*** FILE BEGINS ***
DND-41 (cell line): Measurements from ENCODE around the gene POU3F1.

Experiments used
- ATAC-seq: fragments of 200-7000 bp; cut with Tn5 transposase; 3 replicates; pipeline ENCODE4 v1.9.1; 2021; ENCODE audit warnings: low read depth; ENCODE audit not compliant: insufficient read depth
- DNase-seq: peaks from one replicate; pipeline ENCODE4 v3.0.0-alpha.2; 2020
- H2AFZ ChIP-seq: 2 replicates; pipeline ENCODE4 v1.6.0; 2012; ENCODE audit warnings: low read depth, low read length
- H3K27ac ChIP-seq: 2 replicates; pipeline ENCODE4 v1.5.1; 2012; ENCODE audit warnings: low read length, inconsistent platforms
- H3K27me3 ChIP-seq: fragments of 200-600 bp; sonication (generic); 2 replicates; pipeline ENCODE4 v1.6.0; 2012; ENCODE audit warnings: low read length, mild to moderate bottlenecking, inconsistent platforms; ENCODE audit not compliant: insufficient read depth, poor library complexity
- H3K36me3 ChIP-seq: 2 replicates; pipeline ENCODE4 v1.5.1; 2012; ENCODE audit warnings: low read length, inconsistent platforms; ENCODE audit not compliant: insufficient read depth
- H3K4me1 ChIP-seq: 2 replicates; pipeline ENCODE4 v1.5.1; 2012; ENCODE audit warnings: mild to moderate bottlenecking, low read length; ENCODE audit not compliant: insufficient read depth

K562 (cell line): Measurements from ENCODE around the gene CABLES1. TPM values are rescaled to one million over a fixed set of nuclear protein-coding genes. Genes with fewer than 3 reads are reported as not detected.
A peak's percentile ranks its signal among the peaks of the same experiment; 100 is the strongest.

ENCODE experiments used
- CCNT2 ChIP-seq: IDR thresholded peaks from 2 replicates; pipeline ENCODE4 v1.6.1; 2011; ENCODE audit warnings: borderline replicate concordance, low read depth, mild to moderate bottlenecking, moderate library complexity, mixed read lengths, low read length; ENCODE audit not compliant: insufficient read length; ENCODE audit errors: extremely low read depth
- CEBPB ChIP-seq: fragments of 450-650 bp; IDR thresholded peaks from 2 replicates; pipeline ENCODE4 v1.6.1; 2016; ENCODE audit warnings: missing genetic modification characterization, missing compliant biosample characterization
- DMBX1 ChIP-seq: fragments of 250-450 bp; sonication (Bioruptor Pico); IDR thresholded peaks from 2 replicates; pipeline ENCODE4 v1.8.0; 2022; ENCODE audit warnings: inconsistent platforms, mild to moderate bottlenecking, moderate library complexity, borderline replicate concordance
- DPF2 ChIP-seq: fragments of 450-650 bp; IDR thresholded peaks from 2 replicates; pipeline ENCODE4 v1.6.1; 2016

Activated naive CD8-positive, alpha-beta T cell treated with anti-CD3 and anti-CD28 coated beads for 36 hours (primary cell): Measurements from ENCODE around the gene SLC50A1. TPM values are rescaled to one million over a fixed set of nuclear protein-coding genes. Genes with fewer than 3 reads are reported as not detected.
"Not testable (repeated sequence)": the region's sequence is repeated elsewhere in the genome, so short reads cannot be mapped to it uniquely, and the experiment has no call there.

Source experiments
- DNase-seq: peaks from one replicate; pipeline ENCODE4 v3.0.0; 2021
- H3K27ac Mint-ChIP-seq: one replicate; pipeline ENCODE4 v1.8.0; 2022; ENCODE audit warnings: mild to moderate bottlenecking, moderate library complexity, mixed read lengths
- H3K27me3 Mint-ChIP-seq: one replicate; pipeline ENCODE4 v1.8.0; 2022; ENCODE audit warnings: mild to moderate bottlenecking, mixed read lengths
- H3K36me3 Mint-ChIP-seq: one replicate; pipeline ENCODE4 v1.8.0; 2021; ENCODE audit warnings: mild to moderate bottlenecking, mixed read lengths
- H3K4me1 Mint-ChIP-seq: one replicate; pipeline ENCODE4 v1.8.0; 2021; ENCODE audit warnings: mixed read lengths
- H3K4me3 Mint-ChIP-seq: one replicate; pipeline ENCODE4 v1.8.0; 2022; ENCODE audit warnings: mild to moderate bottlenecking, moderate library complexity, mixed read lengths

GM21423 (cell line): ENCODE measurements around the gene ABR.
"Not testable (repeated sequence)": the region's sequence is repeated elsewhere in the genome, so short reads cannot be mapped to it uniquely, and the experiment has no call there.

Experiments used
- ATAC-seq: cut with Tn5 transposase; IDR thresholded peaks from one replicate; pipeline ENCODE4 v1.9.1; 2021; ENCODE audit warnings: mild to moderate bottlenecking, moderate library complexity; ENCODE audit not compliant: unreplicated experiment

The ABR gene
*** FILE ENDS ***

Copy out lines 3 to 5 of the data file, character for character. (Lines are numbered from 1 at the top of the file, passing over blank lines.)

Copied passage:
- ATAC-seq: fragments of 200-7000 bp; cut with Tn5 transposase; 3 replicates; pipeline ENCODE4 v1.9.1; 2021; ENCODE audit warnings: low read depth; ENCODE audit not compliant: insufficient read depth
- DNase-seq: peaks from one replicate; pipeline ENCODE4 v3.0.0-alpha.2; 2020
- H2AFZ ChIP-seq: 2 replicates; pipeline ENCODE4 v1.6.0; 2012; ENCODE audit warnings: low read depth, low read length